As announced today at the Games Developers Conference by CRC Press / Taylor & Francis Group (booth 2104, South Hall – I’m told there’s a discount code to be had), we’re indeed finally putting out a new edition of Real-Time Rendering. It should be out by SIGGRAPH if all goes well. Tomas, Naty, and I have been working on this edition since August 2016. We realized that, given the amount that’s changed in area lighting, global illumination, and volume rendering, that we could use help, so asked Angelo Pesce, Michał Iwanicki, and Sébastien Hillaire to join us, which they all kindly and eagerly did. Their contributions both considerably improved the book and got it done.
If you want me to just shut up and tell you where to pre-order, go here. You’ll note the lack of cover, and lack of the new three authors. Those’ll get fixed once there’s a more official launch, and official pricing. I suspect the price won’t go down (which is a hint, and you can cancel later if I’m wrong; which reminds me, you should also book a room now for SIGGRAPH if you have the slightest chance of going, since you can also cancel up until July 22 without penalty).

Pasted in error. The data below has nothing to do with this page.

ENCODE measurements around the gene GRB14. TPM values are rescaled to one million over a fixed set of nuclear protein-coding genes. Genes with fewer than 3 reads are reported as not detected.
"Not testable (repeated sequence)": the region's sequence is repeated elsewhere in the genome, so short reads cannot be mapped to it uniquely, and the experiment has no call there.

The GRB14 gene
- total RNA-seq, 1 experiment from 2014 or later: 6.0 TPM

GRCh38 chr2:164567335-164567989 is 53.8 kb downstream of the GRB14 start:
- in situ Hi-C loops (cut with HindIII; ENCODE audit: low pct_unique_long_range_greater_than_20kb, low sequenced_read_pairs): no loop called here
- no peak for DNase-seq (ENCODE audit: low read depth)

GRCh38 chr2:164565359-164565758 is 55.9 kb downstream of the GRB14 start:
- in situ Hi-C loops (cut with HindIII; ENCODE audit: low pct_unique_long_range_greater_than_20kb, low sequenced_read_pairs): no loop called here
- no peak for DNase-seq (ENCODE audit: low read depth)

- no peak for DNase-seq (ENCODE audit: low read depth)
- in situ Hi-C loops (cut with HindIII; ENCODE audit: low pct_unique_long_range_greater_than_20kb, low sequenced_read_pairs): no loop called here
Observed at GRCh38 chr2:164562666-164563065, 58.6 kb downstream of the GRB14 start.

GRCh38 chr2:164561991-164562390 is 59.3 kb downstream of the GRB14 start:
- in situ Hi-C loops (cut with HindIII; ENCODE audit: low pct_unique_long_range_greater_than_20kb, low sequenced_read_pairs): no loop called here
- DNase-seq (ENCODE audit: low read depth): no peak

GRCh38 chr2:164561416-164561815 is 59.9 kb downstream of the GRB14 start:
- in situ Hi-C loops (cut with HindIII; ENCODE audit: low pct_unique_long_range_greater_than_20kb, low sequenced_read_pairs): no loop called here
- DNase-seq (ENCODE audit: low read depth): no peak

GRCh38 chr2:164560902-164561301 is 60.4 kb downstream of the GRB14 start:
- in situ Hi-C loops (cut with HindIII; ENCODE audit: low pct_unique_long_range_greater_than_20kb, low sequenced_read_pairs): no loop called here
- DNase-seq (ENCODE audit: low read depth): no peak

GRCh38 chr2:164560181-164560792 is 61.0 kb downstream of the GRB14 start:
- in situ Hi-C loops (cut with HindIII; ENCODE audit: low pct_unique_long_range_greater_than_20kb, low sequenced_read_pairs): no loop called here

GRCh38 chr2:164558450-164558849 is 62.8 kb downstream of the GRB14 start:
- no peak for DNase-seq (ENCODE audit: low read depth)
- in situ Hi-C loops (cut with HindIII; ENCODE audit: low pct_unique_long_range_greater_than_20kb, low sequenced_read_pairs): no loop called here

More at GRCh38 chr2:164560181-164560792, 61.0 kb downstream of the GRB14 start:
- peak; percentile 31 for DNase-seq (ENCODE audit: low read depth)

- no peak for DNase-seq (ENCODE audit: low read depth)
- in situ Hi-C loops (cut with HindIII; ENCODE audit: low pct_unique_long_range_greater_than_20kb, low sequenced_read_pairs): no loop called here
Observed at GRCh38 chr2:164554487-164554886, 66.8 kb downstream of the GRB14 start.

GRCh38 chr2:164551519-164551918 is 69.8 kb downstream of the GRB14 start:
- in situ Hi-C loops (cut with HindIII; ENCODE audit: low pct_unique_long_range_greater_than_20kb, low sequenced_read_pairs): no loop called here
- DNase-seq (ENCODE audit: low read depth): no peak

One reason for no cover is that we’re still evaluating them. At the GDC booth you’ll see this artwork used:
This is a lovely, colorful model by Elinor Quittner. You can see the interactive model here, and definitely check out the Model Inspector feature on that page by clicking the “I” key (or the “layers” looking icon in the lower right) once the model’s loaded. I love this feature in Sketchfab, that you can examine the various elements. All that said, we’re still examining a number of other cover possibilities. Me, I’m happy we get to show off this potential design here now.
Back to the book itself. Let’s look at page count:
- First edition, published 1999, 482 pages
- Second edition, published 2002, 864 pages
- Third edition, published 2008, 1045 pages
- Fourth edition, to be published 2018, 1269? pages (1356?, including online)
This new edition is probably a worst-kept secret, in that anyone searching “Real-Time Rendering, 4th edition” on Amazon would have found the entry months ago, and CRC put it on their site some time before March 11. Also, doing a quick count just now, not including the editorial staff, 178 people helped us out in some way: reviewing sections or chapters, providing images, or clarifying concepts. The kind and generous support we’ve received is one of the reasons I love this field. There’s competition between companies, between research teams, and all the rest, it’s part of the landscape. But, underlying this “red in tooth and claw” veneer of competition, most everyone we asked genuinely wanted to share their knowledge and labor to help others understand how things work. I hope it’s the same in other fields, but I know it’s true for this one.